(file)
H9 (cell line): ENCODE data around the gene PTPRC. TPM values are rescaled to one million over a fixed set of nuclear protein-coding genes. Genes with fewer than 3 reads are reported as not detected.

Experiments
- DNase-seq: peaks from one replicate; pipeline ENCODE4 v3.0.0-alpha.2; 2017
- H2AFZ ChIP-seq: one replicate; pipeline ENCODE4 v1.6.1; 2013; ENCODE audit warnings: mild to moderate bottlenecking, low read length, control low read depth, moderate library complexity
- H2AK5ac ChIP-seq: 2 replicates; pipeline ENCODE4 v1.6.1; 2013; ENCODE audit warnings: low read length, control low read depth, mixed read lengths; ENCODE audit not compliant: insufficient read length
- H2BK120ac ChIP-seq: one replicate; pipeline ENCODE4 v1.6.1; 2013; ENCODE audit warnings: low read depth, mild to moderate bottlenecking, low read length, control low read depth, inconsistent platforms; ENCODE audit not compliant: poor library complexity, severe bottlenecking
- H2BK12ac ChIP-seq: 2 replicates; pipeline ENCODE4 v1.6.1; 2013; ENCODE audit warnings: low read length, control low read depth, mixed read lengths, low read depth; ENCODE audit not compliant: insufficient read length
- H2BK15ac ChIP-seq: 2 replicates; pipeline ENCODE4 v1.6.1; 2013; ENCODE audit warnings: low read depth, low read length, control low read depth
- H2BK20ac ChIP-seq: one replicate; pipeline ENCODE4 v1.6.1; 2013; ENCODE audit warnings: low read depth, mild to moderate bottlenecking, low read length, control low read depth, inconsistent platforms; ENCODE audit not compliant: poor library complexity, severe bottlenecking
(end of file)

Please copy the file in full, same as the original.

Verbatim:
H9 (cell line): ENCODE data around the gene PTPRC. TPM values are rescaled to one million over a fixed set of nuclear protein-coding genes. Genes with fewer than 3 reads are reported as not detected.

Experiments
- DNase-seq: peaks from one replicate; pipeline ENCODE4 v3.0.0-alpha.2; 2017
- H2AFZ ChIP-seq: one replicate; pipeline ENCODE4 v1.6.1; 2013; ENCODE audit warnings: mild to moderate bottlenecking, low read length, control low read depth, moderate library complexity
- H2AK5ac ChIP-seq: 2 replicates; pipeline ENCODE4 v1.6.1; 2013; ENCODE audit warnings: low read length, control low read depth, mixed read lengths; ENCODE audit not compliant: insufficient read length
- H2BK120ac ChIP-seq: one replicate; pipeline ENCODE4 v1.6.1; 2013; ENCODE audit warnings: low read depth, mild to moderate bottlenecking, low read length, control low read depth, inconsistent platforms; ENCODE audit not compliant: poor library complexity, severe bottlenecking
- H2BK12ac ChIP-seq: 2 replicates; pipeline ENCODE4 v1.6.1; 2013; ENCODE audit warnings: low read length, control low read depth, mixed read lengths, low read depth; ENCODE audit not compliant: insufficient read length
- H2BK15ac ChIP-seq: 2 replicates; pipeline ENCODE4 v1.6.1; 2013; ENCODE audit warnings: low read depth, low read length, control low read depth
- H2BK20ac ChIP-seq: one replicate; pipeline ENCODE4 v1.6.1; 2013; ENCODE audit warnings: low read depth, mild to moderate bottlenecking, low read length, control low read depth, inconsistent platforms; ENCODE audit not compliant: poor library complexity, severe bottlenecking